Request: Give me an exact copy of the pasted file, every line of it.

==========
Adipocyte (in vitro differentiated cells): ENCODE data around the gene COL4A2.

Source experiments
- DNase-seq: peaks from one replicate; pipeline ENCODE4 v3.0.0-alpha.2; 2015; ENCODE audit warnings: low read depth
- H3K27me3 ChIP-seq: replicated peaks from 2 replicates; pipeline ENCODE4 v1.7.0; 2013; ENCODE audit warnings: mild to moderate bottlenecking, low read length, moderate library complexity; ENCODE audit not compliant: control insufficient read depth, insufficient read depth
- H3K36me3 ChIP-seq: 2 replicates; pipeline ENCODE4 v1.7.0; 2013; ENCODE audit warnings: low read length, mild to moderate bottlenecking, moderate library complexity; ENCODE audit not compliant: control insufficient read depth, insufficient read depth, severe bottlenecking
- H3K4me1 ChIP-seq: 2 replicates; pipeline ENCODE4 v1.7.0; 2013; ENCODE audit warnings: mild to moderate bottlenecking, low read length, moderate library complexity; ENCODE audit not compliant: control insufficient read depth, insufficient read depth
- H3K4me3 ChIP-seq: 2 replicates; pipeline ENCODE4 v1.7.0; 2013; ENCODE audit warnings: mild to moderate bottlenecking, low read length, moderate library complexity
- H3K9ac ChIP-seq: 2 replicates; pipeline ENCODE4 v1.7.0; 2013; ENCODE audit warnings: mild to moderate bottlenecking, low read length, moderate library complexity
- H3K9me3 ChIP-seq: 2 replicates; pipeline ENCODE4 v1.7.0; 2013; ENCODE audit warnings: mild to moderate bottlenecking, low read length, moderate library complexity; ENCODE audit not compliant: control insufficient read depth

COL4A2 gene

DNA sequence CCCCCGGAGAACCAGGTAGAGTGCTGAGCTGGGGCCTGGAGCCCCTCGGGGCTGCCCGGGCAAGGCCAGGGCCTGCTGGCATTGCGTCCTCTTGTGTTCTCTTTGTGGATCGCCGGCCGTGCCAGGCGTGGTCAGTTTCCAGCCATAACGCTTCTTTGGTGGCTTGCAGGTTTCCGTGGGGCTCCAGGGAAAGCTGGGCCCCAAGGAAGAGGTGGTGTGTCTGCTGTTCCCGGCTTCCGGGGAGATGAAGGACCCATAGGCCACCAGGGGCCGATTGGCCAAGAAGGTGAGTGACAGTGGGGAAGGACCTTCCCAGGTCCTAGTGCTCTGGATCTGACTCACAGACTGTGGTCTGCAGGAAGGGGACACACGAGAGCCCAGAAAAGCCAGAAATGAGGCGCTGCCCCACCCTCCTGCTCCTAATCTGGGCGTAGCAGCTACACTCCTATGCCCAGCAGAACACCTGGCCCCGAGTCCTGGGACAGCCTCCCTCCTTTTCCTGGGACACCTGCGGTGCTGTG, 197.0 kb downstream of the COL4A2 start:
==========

Adipocyte (in vitro differentiated cells): ENCODE data around the gene COL4A2.

Source experiments
- DNase-seq: peaks from one replicate; pipeline ENCODE4 v3.0.0-alpha.2; 2015; ENCODE audit warnings: low read depth
- H3K27me3 ChIP-seq: replicated peaks from 2 replicates; pipeline ENCODE4 v1.7.0; 2013; ENCODE audit warnings: mild to moderate bottlenecking, low read length, moderate library complexity; ENCODE audit not compliant: control insufficient read depth, insufficient read depth
- H3K36me3 ChIP-seq: 2 replicates; pipeline ENCODE4 v1.7.0; 2013; ENCODE audit warnings: low read length, mild to moderate bottlenecking, moderate library complexity; ENCODE audit not compliant: control insufficient read depth, insufficient read depth, severe bottlenecking
- H3K4me1 ChIP-seq: 2 replicates; pipeline ENCODE4 v1.7.0; 2013; ENCODE audit warnings: mild to moderate bottlenecking, low read length, moderate library complexity; ENCODE audit not compliant: control insufficient read depth, insufficient read depth
- H3K4me3 ChIP-seq: 2 replicates; pipeline ENCODE4 v1.7.0; 2013; ENCODE audit warnings: mild to moderate bottlenecking, low read length, moderate library complexity
- H3K9ac ChIP-seq: 2 replicates; pipeline ENCODE4 v1.7.0; 2013; ENCODE audit warnings: mild to moderate bottlenecking, low read length, moderate library complexity
- H3K9me3 ChIP-seq: 2 replicates; pipeline ENCODE4 v1.7.0; 2013; ENCODE audit warnings: mild to moderate bottlenecking, low read length, moderate library complexity; ENCODE audit not compliant: control insufficient read depth

COL4A2 gene

DNA sequence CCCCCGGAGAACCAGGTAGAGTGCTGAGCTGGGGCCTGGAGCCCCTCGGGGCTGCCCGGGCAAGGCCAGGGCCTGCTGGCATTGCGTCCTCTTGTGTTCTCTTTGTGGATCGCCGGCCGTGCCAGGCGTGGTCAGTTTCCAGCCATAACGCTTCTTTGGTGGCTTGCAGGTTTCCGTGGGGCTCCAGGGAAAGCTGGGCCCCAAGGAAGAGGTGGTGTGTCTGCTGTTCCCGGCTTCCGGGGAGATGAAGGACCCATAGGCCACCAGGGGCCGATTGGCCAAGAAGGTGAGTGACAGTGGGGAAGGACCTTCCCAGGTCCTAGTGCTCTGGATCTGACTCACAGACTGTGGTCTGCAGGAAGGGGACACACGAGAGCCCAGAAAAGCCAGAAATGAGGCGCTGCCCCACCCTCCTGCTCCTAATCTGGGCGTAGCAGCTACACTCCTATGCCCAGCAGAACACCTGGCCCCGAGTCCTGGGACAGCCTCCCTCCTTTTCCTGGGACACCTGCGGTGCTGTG, 197.0 kb downstream of the COL4A2 start: